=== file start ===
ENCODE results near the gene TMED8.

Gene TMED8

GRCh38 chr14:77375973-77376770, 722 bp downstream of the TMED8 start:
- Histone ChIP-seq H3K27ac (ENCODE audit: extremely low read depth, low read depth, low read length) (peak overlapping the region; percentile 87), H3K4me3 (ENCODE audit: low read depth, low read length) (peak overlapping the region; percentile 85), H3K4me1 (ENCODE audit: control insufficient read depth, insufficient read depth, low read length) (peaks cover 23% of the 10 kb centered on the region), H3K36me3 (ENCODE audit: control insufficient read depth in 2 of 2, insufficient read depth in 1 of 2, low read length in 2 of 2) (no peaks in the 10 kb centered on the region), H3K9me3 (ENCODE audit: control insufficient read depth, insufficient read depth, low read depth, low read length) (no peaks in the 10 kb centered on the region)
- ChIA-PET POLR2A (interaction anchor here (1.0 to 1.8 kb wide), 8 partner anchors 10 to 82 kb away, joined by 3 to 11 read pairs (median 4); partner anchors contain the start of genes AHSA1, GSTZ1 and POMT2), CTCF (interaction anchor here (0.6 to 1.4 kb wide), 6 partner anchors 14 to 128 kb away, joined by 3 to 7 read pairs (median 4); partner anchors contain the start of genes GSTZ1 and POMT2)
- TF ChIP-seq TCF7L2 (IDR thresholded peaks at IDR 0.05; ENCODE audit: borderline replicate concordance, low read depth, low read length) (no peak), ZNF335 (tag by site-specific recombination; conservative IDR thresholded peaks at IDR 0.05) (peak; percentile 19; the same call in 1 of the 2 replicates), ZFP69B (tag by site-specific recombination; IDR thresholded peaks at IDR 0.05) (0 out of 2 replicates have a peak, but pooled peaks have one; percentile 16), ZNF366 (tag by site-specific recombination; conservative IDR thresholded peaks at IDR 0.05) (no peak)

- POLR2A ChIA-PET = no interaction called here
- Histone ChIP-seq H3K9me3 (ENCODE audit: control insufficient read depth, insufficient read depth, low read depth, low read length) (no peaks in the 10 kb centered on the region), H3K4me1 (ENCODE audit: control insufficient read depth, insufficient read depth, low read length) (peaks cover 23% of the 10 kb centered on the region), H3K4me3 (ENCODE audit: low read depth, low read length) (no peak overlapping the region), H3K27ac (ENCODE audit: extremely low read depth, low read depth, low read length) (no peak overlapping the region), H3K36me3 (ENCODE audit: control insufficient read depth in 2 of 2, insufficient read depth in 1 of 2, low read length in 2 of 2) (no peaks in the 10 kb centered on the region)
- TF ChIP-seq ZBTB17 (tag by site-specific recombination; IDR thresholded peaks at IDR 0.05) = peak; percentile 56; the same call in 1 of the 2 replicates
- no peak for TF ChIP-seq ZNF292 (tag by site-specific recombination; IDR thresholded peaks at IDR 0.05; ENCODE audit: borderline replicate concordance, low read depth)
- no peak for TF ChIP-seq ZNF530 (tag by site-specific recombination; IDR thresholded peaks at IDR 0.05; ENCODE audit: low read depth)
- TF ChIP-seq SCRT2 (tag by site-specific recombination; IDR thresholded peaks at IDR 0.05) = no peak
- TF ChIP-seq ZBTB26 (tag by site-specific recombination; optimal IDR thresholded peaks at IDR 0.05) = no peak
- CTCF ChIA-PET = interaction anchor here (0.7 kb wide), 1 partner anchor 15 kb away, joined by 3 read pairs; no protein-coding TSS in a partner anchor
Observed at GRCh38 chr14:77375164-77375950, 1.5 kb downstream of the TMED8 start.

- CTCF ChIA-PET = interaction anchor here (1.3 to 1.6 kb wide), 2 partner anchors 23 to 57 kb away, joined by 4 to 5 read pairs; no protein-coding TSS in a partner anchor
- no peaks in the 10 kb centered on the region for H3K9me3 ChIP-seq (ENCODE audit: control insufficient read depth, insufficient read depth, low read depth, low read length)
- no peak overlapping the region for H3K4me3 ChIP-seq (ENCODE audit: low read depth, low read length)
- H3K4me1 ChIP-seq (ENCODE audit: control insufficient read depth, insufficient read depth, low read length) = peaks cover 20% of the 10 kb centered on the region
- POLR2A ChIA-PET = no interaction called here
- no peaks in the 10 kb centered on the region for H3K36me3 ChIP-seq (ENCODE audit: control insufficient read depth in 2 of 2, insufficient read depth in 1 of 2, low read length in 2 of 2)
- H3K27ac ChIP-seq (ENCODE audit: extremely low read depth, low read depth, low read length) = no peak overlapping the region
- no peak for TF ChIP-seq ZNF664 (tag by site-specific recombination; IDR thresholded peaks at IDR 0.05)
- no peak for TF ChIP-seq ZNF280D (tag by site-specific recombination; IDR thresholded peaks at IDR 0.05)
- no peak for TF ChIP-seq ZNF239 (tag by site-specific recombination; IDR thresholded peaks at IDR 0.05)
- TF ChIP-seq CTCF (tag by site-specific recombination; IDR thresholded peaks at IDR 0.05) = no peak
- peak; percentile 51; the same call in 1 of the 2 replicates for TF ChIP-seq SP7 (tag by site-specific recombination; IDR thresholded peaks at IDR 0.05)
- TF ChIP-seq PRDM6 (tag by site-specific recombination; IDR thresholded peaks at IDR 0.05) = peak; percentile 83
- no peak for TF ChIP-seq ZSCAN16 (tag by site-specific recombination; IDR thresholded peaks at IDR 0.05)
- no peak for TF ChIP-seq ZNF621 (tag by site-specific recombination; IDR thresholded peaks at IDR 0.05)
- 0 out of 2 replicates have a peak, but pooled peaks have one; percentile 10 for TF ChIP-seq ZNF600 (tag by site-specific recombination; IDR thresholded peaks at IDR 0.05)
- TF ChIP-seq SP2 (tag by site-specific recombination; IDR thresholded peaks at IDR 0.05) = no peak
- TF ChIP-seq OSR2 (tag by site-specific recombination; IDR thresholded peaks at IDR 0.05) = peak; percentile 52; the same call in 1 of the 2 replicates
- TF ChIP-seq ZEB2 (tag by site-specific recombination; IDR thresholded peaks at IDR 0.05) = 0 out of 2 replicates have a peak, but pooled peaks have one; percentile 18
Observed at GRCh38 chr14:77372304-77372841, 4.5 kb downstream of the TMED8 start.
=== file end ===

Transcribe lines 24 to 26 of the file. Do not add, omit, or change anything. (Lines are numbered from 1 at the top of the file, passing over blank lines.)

- no peak for TF ChIP-seq ZNF280D (tag by site-specific recombination; IDR thresholded peaks at IDR 0.05)
- no peak for TF ChIP-seq ZNF239 (tag by site-specific recombination; IDR thresholded peaks at IDR 0.05)
- TF ChIP-seq CTCF (tag by site-specific recombination; IDR thresholded peaks at IDR 0.05) = no peak